allegations, and because it provided her with an opportunity to attempt to cure the deficiencies it
identified, it makes sense to begin (and, for the reasons given below, to conclude) the Court’s
analysis by addressing the sufficiency of the amended complaint.
In doing so, the Court will start with the claims that Nichols raised in her original
complaint, which she has attempted to bolster in her amended complaint, and then turns to her
arguably new claim of constructive discharge.3
Adequacy of Nichols’s Allegations
Because the Court previously address the sufficiency of Nichols’s original complaint,
there is no need to start from scratch or to repeat the Court’s prior analysis. The relevant
question is simply whether the amended complaint rectifies the problems the Court has
previously identified or has added new claims that meet the governing pleading standards.
Moreover, it makes no difference that the Court’s earlier opinion relied on Rule 12(b)(6), while
the USDA’s present motion arises under Rule 12(c). The standard of review under both rules is
identical, see, e.g., Vanderhorst v. Blue Cross Blue Shield Ass’n, 99 F. Supp. 3d 46, 48–49
(D.D.C. 2015); the sole difference is that a Rule 12(b)(6) motion is the proper vehicle for
challenging the legal sufficiency of a complaint before the defendant has answered, and a Rule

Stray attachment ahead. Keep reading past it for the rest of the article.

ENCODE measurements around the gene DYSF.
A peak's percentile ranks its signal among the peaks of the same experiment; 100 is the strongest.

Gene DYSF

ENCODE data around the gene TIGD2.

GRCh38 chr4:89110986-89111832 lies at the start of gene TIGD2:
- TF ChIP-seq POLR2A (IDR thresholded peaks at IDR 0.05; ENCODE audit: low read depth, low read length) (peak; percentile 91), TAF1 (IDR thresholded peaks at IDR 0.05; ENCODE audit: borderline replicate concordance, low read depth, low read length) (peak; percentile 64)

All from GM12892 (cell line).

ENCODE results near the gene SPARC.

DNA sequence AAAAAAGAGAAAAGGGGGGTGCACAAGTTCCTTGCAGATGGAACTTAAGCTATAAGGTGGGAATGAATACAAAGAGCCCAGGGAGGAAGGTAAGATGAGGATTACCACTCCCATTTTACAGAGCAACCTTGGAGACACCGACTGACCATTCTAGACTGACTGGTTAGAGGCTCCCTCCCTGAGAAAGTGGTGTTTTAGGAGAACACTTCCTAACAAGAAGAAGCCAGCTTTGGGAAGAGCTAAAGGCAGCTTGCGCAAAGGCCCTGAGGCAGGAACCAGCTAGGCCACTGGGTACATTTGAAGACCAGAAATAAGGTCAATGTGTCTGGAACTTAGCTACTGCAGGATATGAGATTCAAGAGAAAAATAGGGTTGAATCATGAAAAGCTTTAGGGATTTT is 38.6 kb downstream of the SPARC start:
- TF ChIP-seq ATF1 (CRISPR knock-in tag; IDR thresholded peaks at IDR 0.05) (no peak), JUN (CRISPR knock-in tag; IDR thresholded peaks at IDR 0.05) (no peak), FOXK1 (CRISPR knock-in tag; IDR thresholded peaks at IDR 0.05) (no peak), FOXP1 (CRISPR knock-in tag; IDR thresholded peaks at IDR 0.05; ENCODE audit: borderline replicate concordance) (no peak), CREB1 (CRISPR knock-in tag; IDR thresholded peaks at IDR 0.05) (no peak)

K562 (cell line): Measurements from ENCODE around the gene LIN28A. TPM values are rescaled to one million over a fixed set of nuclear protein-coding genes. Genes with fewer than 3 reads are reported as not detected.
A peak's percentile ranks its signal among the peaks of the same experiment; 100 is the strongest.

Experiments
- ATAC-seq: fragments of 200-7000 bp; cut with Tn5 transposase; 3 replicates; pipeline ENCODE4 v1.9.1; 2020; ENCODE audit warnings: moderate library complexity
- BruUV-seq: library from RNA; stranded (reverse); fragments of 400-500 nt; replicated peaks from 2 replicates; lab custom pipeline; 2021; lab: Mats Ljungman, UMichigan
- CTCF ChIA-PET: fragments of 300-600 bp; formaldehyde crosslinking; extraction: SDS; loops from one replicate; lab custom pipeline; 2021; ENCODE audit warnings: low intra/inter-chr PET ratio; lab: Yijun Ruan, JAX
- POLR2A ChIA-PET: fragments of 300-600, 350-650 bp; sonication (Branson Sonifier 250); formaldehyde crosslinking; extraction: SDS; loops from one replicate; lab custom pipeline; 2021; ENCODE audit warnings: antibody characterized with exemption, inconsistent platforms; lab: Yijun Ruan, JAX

Although Nichols divides her amended complaint into two counts—“disparaging treatment,”
Dkt. 23 at 3–8 (Am. Compl. ¶¶ 7–30), and “disparaging impact,” id. at 8–11 (Am. Compl. ¶¶ 31–
40)—the Court, as it did previously (and as the USDA does in its motion to dismiss), “organizes
its analysis of whether [Nichols] has failed to state a claim around the relevant theories of relief”
rather than the labels she uses to describe her allegations. Nichols I, 2015 WL 9581799, at *9.
12(c) motion is the proper vehicle to raise such a challenge after the defendant has answered.
Under both rules, the Court must decide whether the complaint contains “sufficient factual
matter, accepted as true, to ‘state a claim to relief that is plausible on its face.’” Ashcroft v.
Iqbal, 556 U.S. 662, 678 (2009) (quoting Bell Atlantic Corp. v. Twombly, 550 U.S. 544, 570
1. Disparate Treatment
In its first opinion, the Court held that Nichols’s disparate treatment claims under Title
VII and the ADEA failed as a matter of law because she had “not alleged that she suffered an
adverse employment action.” Nichols I, 2015 WL 9581799, at *10 (quotation marks and
alteration omitted). The Court held, for example, that Nichols’s allegations that she “was told
not to ask work-related questions” of employees other than her supervisor and was not permitted